Canada is apparently becoming an attractive place to do business. This week Burger King announced plans to move its headquarters to Canada, via a merger with Tim Hortons. Other U.S. companies that have recently moved or announced plans to move to Canada include Bausch and Lomb, Allergan, and Auxilium. A Bloomberg analysis indicates Tim Hortons was once a U.S. company, until it inverted to Canada in 2009.
Part of the attraction is the substantial tax reforms that occurred over the last 15 years in Canada. First among these is the dramatic reduction in the corporate taxA tax is a mandatory payment or charge collected by local, state, and national governments from individuals or businesses to cover the costs of general government services, goods, and activities. rate, from 43 percent in 2000 to 26 percent today. The U.S. currently has a corporate tax rate of 39 percent, but lawmakers are reluctant to do what Canada did, i.e. lower the tax rate, for fear of losing tax revenue.
The natural question is: How much tax revenue did Canada lose?
According to OECD data, corporate tax revenue increased following Canada’s corporate tax rate cuts that began in 2000. The first chart below shows the data. Corporate tax revenue as a share of GDP in Canada has averaged 3.3 percent since 2000, while it averaged 2.9 percent over the years 1988 to 2000, when Canada’s corporate tax rate was 43 percent.
The second chart shows the same data for the U.S. The U.S. corporate tax rate has remained at about 39 percent since 1988, but this has not translated into higher corporate tax revenue. For 15 years straight, Canada has raised more corporate tax revenue than the U.S., as a share of GDP. Since 2000, U.S. corporate tax revenue as a share of GDP has averaged 2.3 percent, compared to 3.3. percent in Canada.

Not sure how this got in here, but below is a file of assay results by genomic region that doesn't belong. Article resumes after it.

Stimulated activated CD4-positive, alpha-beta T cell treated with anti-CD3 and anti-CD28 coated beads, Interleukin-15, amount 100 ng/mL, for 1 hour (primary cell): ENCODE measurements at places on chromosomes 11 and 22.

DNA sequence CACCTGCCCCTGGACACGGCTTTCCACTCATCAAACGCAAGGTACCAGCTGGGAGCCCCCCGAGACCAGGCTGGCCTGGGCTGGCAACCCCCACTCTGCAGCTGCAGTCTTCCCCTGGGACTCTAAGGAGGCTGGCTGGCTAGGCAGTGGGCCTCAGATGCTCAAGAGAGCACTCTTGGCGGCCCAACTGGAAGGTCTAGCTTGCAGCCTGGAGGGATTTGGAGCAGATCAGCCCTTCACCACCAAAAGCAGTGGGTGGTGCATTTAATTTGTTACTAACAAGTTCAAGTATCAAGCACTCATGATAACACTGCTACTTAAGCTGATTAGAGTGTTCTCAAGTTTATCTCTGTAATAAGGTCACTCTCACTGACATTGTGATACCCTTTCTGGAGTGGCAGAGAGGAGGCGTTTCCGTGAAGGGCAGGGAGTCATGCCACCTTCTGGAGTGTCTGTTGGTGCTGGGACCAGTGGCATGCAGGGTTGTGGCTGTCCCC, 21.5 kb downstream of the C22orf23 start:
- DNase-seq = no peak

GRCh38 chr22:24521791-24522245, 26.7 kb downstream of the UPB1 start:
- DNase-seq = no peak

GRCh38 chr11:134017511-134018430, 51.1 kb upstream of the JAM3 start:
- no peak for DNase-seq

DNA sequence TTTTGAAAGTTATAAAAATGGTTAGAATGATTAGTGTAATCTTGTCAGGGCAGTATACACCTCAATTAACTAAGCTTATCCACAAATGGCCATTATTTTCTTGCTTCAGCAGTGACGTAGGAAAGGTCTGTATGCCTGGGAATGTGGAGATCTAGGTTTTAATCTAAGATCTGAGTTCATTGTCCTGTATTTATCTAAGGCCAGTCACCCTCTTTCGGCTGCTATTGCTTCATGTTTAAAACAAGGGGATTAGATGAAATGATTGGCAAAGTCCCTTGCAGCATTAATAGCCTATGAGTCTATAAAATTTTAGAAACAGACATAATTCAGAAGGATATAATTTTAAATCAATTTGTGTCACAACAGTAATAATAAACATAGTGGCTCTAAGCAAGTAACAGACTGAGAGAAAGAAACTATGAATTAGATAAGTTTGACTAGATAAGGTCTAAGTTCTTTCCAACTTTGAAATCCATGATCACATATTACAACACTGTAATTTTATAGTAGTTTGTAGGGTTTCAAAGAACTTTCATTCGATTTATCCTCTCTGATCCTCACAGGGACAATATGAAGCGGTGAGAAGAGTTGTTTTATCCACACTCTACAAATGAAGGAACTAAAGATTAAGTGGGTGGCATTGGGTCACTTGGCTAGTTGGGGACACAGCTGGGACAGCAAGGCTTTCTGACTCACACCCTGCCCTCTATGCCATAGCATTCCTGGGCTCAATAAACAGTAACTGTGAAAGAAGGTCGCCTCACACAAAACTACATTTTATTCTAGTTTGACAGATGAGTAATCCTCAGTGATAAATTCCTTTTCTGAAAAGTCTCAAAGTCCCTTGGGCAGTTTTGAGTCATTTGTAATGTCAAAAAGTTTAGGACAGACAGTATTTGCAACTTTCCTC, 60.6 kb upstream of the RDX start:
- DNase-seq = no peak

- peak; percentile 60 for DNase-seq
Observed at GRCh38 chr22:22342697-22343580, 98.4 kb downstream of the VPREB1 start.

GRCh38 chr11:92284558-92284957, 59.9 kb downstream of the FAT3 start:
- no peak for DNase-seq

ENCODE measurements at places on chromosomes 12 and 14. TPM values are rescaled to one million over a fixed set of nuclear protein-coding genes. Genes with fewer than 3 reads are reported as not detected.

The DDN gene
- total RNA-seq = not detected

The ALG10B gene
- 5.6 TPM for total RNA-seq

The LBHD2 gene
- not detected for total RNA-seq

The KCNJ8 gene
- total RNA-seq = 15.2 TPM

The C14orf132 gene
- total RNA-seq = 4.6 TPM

Canada's corporate tax baseThe tax base is the total amount of income, property, assets, consumption, transactions, or other economic activity subject to taxation by a tax authority. A narrow tax base is non-neutral and inefficient. A broad tax base reduces tax administration costs and allows more revenue to be raised at lower rates. has grown for two reasons. First, multinational corporations, especially those based in the U.S., are attracted to Canada's tax regime. Second, Canada's low corporate tax burden and relatively simple tax code grows corporationAn S corporation is a business entity which elects to pass business income and losses through to its shareholders. The shareholders are then responsible for paying individual income taxes on this income. Unlike subchapter C corporations, an S corporation (S corp) is not subject to the corporate income tax (CIT). s organically, i.e. through low start-up costs and reinvestment of after-tax earnings.
Next time a lawmaker says we can't afford a corporate tax cut, tell them to look at Canada.
Follow William McBride on TwitterShare